- Keep the pressure on. After one member of your group finishes a question, everyone should raise their hands again. The next member of the group to be called on should move down the list of questions and ask the next one. If the MoC moves on to you without addressing the previous question, don’t be afraid to restate it and demand an answer to your friend’s query.
- Anticipate their efforts to dismiss or undermine you. Some MoCs will try to undercut your legitimacy by claiming that you or other members of the audience have been bussed in or are paid protesters. Don’t be afraid to tell your MoC where you work, what neighborhood you live in, what church you attend, or what precinct you vote in as a preface to your question.
- Show your approval or disapproval of your MoCs answers in the town hall. A key part of attending a town hall is providing your MoC with evidence of exactly how deep the opposition to Trump’s agenda runs in their district. We are prepared to do this with plain red and green signs to show support and displeasure.
- Remember: be passionate in expressing your positions, but don’t shout down your MoC. Keep in mind that one of your goals in attending a town hall is to get your MoC to give on the record statements about issues that matter to you and your group. They can’t do that if no one can hear them.
- Record everything! Use a smart phone or video camera to record other advocates asking questions and the MoC’s response. While written transcripts are nice, unfavorable exchanges caught on video can be devastating for MoCs. These clips can be shared through social media and picked up by local and national media. Please familiarize yourself with your state and local laws that govern recording, along with any applicable Senate or House rules. These laws and rules vary substantially from jurisdiction to jurisdiction.
After the Town Hall1. Reach out to media, during and after the town hall. If there’s media at the town hall, the people who asked questions should approach them afterward and offer to speak about their concerns. When the event is over, you should engage local reporters on Twitter or by email and offer to provide an in-person account of what happened, as well as your pictures or videos.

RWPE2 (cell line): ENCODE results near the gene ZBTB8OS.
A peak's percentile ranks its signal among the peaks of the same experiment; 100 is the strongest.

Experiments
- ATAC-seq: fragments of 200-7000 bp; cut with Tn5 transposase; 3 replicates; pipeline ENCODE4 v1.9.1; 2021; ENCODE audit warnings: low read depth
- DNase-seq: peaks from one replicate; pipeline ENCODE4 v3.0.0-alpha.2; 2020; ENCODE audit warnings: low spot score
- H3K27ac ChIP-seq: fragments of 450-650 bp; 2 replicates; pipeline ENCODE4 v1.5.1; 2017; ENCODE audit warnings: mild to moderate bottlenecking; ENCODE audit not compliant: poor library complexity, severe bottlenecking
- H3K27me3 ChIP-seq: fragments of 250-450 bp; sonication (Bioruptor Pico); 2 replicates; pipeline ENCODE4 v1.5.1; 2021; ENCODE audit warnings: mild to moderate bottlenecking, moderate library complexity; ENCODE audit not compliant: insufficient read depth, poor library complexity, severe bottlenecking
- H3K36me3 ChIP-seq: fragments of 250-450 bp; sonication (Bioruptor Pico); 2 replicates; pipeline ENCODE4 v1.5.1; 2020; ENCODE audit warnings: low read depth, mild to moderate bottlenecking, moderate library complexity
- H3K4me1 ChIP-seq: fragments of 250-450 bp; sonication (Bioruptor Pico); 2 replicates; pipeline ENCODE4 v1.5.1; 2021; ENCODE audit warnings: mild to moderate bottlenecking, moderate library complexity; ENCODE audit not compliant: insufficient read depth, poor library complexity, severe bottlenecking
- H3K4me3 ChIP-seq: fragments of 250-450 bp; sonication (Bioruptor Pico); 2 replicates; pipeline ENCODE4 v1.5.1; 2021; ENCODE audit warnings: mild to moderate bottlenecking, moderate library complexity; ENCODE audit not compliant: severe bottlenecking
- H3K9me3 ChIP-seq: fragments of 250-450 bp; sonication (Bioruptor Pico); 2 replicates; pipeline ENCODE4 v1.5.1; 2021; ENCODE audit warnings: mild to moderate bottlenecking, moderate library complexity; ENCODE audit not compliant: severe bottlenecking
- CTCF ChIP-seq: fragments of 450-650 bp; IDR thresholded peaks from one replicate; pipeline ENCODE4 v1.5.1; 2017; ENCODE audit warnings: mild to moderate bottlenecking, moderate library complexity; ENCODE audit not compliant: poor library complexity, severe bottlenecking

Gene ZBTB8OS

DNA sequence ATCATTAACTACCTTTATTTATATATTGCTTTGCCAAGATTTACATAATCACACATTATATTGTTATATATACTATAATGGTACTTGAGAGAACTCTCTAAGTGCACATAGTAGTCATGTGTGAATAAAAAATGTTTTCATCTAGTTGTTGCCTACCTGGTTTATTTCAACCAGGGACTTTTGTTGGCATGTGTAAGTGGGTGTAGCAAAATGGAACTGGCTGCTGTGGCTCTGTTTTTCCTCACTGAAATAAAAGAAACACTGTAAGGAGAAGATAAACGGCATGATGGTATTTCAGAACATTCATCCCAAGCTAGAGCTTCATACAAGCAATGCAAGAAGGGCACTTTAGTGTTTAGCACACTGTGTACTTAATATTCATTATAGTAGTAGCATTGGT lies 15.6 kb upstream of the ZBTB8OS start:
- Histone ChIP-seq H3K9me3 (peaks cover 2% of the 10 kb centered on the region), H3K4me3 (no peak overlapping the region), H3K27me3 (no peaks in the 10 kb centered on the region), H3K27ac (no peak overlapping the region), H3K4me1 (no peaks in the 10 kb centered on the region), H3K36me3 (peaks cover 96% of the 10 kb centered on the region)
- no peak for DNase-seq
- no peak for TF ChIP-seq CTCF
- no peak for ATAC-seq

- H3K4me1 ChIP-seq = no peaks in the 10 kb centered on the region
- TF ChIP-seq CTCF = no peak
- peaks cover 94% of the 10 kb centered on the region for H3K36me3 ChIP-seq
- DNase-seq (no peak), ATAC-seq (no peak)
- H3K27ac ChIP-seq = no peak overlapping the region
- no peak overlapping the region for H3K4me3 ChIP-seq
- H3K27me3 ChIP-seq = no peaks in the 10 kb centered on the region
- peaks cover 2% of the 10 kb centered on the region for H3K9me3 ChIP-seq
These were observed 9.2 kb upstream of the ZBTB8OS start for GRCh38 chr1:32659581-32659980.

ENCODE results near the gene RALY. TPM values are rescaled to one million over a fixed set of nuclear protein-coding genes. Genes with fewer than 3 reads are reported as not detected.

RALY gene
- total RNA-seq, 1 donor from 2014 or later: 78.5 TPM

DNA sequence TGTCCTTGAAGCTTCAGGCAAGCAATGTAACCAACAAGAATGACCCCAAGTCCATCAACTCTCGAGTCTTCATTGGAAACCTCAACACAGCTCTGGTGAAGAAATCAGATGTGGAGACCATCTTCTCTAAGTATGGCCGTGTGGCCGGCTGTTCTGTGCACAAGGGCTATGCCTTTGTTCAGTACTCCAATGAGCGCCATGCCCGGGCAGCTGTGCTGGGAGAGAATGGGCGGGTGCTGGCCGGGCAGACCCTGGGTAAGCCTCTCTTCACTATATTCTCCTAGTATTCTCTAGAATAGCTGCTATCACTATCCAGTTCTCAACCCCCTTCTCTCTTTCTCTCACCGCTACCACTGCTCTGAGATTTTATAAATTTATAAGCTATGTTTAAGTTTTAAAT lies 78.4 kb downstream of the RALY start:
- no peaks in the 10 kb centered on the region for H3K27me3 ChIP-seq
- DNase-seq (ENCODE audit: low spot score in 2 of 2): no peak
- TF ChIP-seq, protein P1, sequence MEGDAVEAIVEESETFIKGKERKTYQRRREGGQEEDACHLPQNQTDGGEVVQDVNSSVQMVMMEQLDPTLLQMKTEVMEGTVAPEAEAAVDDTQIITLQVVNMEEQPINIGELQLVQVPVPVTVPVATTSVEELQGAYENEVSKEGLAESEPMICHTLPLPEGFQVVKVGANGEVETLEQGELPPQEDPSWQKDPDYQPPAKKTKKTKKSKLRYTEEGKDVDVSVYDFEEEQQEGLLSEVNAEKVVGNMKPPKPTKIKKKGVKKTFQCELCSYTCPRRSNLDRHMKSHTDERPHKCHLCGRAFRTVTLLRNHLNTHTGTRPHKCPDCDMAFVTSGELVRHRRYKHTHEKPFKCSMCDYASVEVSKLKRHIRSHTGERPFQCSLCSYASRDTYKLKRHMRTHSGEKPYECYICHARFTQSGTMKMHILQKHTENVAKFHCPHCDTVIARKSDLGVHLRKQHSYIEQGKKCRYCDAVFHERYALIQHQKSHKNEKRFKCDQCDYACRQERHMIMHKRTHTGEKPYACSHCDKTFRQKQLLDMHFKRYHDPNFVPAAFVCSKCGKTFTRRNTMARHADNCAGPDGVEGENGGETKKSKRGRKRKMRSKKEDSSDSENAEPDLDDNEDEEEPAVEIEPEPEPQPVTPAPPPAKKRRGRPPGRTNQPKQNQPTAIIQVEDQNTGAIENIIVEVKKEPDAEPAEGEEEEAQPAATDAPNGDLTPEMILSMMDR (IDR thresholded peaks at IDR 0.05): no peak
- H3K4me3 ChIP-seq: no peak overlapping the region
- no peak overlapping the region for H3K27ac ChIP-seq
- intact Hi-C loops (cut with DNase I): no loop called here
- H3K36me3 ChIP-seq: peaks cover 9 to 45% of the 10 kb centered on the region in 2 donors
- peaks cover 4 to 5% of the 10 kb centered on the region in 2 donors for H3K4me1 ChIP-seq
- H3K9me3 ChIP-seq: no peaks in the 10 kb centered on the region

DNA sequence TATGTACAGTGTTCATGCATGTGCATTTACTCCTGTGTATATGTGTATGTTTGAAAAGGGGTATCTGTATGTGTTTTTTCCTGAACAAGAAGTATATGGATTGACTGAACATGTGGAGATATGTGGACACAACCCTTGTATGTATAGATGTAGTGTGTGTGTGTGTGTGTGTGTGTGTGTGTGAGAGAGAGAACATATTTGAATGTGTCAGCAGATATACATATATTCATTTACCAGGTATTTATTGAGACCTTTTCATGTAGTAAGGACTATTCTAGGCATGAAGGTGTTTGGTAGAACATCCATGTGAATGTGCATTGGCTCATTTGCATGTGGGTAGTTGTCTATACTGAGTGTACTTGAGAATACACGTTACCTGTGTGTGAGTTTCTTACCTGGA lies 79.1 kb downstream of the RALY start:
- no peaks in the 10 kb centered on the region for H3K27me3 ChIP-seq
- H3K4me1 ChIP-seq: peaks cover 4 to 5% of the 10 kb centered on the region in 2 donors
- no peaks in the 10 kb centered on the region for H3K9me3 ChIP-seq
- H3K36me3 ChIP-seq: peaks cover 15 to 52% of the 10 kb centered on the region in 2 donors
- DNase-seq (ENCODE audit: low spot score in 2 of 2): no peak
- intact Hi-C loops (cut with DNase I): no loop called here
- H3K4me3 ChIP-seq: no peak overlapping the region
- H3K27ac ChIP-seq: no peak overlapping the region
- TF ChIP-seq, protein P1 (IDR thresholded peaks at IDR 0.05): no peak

Example Twitter outreach:“.@reporter I was at Rep. Labrador’s town hall in Meridian today. Large group asked about Medicare privatization. I have video & happy to chat.”
Note: It’s important to make this a public tweet by including the period before the journalist’s Twitter handle. Making this public will make the journalist more likely to respond to ensure they get the intel first.
Here are the largest local news Twitter accounts and several national media Twitter accounts:@IdahoStatesman @IdahoOnYourSide @KTVB @KBOITV @IdahoPressTrib @BoiseWeekly @MSNBC @Maddow @CNN
We are asking everyone to use the Hashtag #LabradorTownHall to consolidate the tweets into one thread.
2. Share everything. Post pictures, video, your thoughts about the event, etc., to social media. Tag the MoC’s office and encourage others to share widely. Also, always tag us on Twitter (@IndivisibleID) and send pictures, videos, and everything else to us at email@example.com. We’ll amplify all of your great work and help you get national press attention—something your MoC desperately wants to avoid.
3. Tell your MoC—and the press—that one town hall is not enough. Showing up to listen to your constituents questions and concerns once every few months is not acceptable. MoCs block off days at a time to meet with campaign contributors, industry lobbyists, and other special interests—they owe you at least as much time. Your MoCs should listen to their district, not just their party, and the only way they can do that well is by spending a lot of time with you.
We stand Indivisible with you. We are citizen activists. This is our opportunity to be loud and remind them that they work for us, not the other way around. Stand Strong. Stand Indivisible.
As always, special thanks to the Indivisible Guide for tips and guidance.